What is the unbelievable solution to procrastination?
If being a procrastinator means that you are lazy, then almost all of us are in trouble. Putting off important tasks seems to be something the majority of people struggle with, despite how illogical it really is.
I’ve found myself completing a task at the absolute last minute, just to realize that it would’ve been significantly easier if I had done it sooner. In some cases, I’ve been punished severely for my laziness, yet I do it again anyway.
Well, we’re all about solutions here at Thriveworks, so I did what any closet procrastinator would do and decided to put off more important work to find a solution to procrastination (yes, I recognize the irony).
There are numerous resources that point to possible solutions for procrastination, and I caught a major theme surrounding all of them: environment.
I came to the general conclusion that your surroundings and context may determine how likely you are to complete a task.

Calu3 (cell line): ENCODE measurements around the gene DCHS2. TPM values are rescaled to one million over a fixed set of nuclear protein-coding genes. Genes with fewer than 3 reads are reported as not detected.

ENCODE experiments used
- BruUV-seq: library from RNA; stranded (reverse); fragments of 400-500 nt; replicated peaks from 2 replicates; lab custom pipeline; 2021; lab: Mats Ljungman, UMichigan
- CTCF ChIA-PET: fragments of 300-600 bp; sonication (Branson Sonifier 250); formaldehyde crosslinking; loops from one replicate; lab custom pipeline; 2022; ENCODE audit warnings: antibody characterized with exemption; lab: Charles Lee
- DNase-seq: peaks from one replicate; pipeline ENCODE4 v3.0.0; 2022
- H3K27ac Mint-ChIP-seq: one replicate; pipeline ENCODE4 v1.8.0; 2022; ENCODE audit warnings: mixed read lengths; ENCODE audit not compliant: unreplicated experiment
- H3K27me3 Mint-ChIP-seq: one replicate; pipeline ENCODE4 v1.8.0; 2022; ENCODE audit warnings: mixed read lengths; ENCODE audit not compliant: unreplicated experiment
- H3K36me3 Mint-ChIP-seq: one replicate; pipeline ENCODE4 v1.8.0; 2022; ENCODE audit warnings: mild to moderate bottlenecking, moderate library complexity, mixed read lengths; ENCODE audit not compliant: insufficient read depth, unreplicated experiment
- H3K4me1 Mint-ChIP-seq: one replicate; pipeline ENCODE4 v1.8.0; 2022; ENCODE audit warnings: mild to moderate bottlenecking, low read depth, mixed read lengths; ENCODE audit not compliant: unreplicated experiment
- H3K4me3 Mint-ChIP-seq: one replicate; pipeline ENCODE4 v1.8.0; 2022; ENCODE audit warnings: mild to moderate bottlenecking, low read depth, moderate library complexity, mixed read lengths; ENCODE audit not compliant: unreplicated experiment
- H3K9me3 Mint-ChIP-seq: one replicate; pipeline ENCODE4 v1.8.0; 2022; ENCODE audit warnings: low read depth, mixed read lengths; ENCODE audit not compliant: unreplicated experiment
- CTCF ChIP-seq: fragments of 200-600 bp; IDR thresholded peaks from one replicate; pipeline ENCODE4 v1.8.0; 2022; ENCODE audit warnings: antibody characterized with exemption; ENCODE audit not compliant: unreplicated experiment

Once I realized this, it all became very clear to me. Normally, we try to solve procrastination by procrastinating (we move on to another task, believing it will be easier to do the important one later). But we then find it’s even harder to do the urgent task once the minor, easier ones are complete.
This is because working is what actually fuels procrastination. It’s a distraction you would never think to recognize because you believe you’re being productive, alleviating the inevitable punishment of your procrastination.
Actually, doing nothing is how you solve procrastination. I’ve actually done this many times when dealing with writer’s block or feeling distracted. I’ve left my current environment where I had access to the Internet, books and my phone, and I’ve went to places where I had to do the task I’d been putting off.
The alternative was doing nothing.
When your task is your only option, the punishment of boredom is a motivator to completing your task as soon as you can in order to leave the environment for a more stimulating one.
I suspect that this won’t solve procrastination for absolutely everyone, but I still dare you to try it to see for yourself. Especially if you’ve got a lot of work to do.